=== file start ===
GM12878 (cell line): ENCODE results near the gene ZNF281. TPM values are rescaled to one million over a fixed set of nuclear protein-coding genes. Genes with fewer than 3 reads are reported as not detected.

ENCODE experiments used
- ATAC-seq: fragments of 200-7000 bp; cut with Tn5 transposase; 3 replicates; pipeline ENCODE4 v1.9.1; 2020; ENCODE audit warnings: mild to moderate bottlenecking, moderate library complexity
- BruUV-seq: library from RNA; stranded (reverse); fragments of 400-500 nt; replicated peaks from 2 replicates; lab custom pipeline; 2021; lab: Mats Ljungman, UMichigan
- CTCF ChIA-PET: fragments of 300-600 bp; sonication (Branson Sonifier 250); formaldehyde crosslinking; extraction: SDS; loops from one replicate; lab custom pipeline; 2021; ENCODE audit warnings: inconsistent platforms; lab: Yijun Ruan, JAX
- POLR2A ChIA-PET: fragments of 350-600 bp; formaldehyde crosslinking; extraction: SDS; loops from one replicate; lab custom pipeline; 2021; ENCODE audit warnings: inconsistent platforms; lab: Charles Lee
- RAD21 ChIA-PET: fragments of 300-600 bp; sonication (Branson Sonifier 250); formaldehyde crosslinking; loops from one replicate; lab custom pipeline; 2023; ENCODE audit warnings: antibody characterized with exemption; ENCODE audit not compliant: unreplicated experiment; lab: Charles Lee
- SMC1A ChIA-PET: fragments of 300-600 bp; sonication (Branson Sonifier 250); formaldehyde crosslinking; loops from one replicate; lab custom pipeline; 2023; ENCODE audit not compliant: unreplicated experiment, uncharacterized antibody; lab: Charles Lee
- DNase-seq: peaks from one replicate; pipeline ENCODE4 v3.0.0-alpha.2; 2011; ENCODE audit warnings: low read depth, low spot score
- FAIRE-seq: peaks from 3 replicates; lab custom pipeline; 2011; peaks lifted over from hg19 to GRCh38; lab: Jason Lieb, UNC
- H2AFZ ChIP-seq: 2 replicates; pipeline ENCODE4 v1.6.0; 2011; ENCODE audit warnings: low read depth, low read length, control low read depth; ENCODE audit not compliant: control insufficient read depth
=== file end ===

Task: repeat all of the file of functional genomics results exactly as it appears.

GM12878 (cell line): ENCODE results near the gene ZNF281. TPM values are rescaled to one million over a fixed set of nuclear protein-coding genes. Genes with fewer than 3 reads are reported as not detected.

ENCODE experiments used
- ATAC-seq: fragments of 200-7000 bp; cut with Tn5 transposase; 3 replicates; pipeline ENCODE4 v1.9.1; 2020; ENCODE audit warnings: mild to moderate bottlenecking, moderate library complexity
- BruUV-seq: library from RNA; stranded (reverse); fragments of 400-500 nt; replicated peaks from 2 replicates; lab custom pipeline; 2021; lab: Mats Ljungman, UMichigan
- CTCF ChIA-PET: fragments of 300-600 bp; sonication (Branson Sonifier 250); formaldehyde crosslinking; extraction: SDS; loops from one replicate; lab custom pipeline; 2021; ENCODE audit warnings: inconsistent platforms; lab: Yijun Ruan, JAX
- POLR2A ChIA-PET: fragments of 350-600 bp; formaldehyde crosslinking; extraction: SDS; loops from one replicate; lab custom pipeline; 2021; ENCODE audit warnings: inconsistent platforms; lab: Charles Lee
- RAD21 ChIA-PET: fragments of 300-600 bp; sonication (Branson Sonifier 250); formaldehyde crosslinking; loops from one replicate; lab custom pipeline; 2023; ENCODE audit warnings: antibody characterized with exemption; ENCODE audit not compliant: unreplicated experiment; lab: Charles Lee
- SMC1A ChIA-PET: fragments of 300-600 bp; sonication (Branson Sonifier 250); formaldehyde crosslinking; loops from one replicate; lab custom pipeline; 2023; ENCODE audit not compliant: unreplicated experiment, uncharacterized antibody; lab: Charles Lee
- DNase-seq: peaks from one replicate; pipeline ENCODE4 v3.0.0-alpha.2; 2011; ENCODE audit warnings: low read depth, low spot score
- FAIRE-seq: peaks from 3 replicates; lab custom pipeline; 2011; peaks lifted over from hg19 to GRCh38; lab: Jason Lieb, UNC
- H2AFZ ChIP-seq: 2 replicates; pipeline ENCODE4 v1.6.0; 2011; ENCODE audit warnings: low read depth, low read length, control low read depth; ENCODE audit not compliant: control insufficient read depth